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Re: The Strengths and Weakness of Fedora/RHEL OS management

Shane Stixrud <shane geeklords org> wrote:
> On Mon, 3 Apr 2006, Horst von Brand wrote:
> > Some (simple) configurations can be described by a bunch of "Variable FOO
> > gets the value BAR", others just cannot (sanely, at least). There is stuff
> > like DNS, a web server for several domains, or the setup of a DHCP server
> > for multiple nets, where you just can't pretend everything is one flat,
> > uniform space. Configuration spaces have structure, and the whole idea of a
> > configuration file with a non-trivial syntax is to be able to mirror said
> > structure. The spaces aren't shaped equal, so either you end up squashing
> > everything into some (unnatural) flat representation or you end up with the
> > sum total of all (possible) diferent shapes (which is completely impossible
> > for a mere human to handle). Sure, you can decree that configuration files
> > are written in XML, which is expressive enough to create its own syntax on
> > a file-by-file basis, but even that doesn't help one bit with the mapping
> > of syntax to semantics (which /is/ the whole point, after all).

> Have you even read how Elektra works or looked at the earlier
> multi-subnet dhcpd.conf examples?  There is nothing about Elektra that
> is flat nor does structure have anything to do with semantics! 

There is the central problem: Semantics /is/ structure, can't get rid of
the one without losing the other.

> Elektra's format contains all of the functional elements required to
> EASILY generate dhcpd.conf in its entirety... this has been stated
> previously...

Isn't useful at all unless everybody shares the same configuration
variables. And getting everybody to use the same configuration variables is
a nightmare...

Having everybody use their own namespace is exactly the mess we are in
today, just with the same syntax all over. This is a very minor (if any)
step forward; I'd say it is more of a sizeable step backwards.

That there are several backends (plain files, filesystems, gconf, Win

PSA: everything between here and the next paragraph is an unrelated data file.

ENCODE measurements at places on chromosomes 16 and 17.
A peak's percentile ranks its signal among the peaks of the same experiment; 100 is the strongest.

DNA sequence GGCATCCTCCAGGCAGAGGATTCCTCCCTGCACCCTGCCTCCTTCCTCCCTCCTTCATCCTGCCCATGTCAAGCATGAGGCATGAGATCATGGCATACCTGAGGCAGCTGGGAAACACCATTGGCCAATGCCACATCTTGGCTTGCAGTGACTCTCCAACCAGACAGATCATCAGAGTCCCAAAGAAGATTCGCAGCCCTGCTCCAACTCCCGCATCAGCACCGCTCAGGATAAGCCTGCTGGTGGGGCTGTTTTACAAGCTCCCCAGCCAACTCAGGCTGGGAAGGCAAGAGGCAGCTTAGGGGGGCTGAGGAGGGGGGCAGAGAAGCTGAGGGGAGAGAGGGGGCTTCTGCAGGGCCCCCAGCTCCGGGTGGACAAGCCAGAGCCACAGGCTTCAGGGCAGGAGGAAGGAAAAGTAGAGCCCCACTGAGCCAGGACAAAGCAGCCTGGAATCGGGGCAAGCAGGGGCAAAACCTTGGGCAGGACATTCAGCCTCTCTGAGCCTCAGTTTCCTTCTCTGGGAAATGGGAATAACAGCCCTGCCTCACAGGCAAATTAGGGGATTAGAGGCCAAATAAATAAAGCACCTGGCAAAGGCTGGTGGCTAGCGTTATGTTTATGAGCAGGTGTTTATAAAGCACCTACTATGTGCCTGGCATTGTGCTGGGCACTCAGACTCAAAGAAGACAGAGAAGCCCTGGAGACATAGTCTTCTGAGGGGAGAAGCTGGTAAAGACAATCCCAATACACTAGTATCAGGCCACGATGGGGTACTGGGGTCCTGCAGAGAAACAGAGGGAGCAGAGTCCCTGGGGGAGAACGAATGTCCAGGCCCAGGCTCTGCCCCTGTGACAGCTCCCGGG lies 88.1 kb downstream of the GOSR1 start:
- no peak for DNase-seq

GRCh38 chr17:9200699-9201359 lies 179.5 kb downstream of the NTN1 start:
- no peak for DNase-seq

registry, ...) just adds a (useless) translation layer that can (and thus
will) break when the underlying "real" syntax changes. Plus it goes haywire
all the same when some bright mind decides to change the meaning of some
configuration construct...

Pray tell, how does adding just another (pretty-printed, I'll grant you)
mess to the mix disentangle the whole?

Again, Turing machines have all the elements to construct the kernel in
them. Why doesn't somebody do so? 

> I am trying to decide if you are purposely being obtuse or just
> operating on pre-conceived notions... I am trying to give you the
> benefit of the doubt.  IF this thread has low value I dare say it is
> because of posts like the above that leads to distract and confuse the
> actual discussion.

There is nothing useful to discuss: Elektra is just the Windows registry,
done for Unix, /over/ the existing configuration system. It failed
miserably there (where they /do/ have the advantage of a rather thight
central control point, and no underlying configuration schema that could
change under their feet), it can only do much worse here.
Dr. Horst H. von Brand                   User #22616 counter.li.org
Departamento de Informatica                     Fono: +56 32 654431
Universidad Tecnica Federico Santa Maria              +56 32 654239
Casilla 110-V, Valparaiso, Chile                Fax:  +56 32 797513

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